Malaysia's Proton Says Volkswagen Talks Dissolve

KUALA LUMPUR, Malaysia (AP) -- Malaysian national carmaker Proton said Monday that Volkswagen AG will not collaborate with it because the German automaker "has other priorities," the second time talks between the two have failed, sending Proton's shares down more than 5 percent.

Proton said in a statement that Volkswagen "would be an interesting collaboration partner," but Volkswagen has declined during preliminary talks to partner up with Proton.

"Volkswagen confirmed that it currently has other priorities," the statement said. It did not elaborate, and a spokeswoman could not immediately give further details.

Proton said it would continue to work with other partners such as Mitsubishi and would aim to expand domestically and regionally.

The news dragged down Proton shares, which dived 5.3 percent at midday to 4.48 ringgit ($1.35). Analysts said the carmaker has to switch gears to intensify its search for a new partner if it wants to survive in the long run.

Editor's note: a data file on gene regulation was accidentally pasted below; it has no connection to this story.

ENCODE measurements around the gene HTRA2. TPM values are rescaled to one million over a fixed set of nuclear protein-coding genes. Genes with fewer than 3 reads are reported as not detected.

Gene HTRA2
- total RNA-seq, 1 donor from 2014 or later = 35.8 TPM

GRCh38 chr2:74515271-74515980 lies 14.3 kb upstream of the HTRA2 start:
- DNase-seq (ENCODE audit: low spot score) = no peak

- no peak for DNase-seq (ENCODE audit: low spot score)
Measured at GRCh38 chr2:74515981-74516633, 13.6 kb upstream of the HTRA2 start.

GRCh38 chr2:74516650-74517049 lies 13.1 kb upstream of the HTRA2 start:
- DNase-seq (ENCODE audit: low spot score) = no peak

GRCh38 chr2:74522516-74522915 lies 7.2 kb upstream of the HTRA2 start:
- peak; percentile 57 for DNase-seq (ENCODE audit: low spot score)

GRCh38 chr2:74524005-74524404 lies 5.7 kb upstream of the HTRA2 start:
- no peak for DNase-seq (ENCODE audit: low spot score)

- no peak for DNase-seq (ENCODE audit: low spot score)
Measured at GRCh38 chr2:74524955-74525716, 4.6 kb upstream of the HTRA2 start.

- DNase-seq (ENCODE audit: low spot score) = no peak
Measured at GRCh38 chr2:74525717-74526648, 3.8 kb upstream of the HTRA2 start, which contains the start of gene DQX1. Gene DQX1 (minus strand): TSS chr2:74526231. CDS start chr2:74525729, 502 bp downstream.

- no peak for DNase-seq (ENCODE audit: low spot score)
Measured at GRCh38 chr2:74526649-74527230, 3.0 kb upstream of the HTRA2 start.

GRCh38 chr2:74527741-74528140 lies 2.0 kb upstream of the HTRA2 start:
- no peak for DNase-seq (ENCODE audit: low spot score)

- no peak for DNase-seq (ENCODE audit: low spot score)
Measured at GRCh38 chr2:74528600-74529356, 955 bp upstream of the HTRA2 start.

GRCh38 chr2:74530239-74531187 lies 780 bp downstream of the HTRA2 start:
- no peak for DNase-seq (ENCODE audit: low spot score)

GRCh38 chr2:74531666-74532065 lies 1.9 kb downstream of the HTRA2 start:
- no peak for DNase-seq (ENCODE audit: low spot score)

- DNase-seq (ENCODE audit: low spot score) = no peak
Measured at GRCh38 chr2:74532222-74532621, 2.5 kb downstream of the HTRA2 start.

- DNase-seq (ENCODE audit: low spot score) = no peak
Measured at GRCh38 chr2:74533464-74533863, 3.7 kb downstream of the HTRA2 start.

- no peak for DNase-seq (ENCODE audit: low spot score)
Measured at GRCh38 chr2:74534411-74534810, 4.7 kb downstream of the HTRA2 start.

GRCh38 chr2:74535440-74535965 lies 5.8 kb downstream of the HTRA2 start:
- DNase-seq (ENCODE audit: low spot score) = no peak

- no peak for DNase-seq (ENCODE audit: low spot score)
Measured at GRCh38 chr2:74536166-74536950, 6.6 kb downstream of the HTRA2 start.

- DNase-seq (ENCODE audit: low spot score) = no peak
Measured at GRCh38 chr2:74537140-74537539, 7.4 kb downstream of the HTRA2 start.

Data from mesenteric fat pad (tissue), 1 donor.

"Proton's need for a strategic partner to leverage on to enter the global export market is crucial at this juncture before Proton gets further left behind by the competition," OSK Research said in a report.

Proton's first round of alliance talks with Volkswagen collapsed in 2007 after the government insisted on maintaining control over the national corporate icon, making it difficult for Proton to seal any meaningful partnership.

Proton returned to the black for the financial year ended March with a profit of 239 million ringgit ($72 million), from a loss of 302 million ringgit ($91 million) the previous year.

Revenue for the full year surged 27 percent to 8.2 billion ringgit ($2.5 billion) as Proton expanded its domestic market share to 28 percent from 26 percent the previous year. Its Chairman Mohamad Nadzmi Mohamad Salleh has said Proton has to focus on ramping up exports for its long-term survival.

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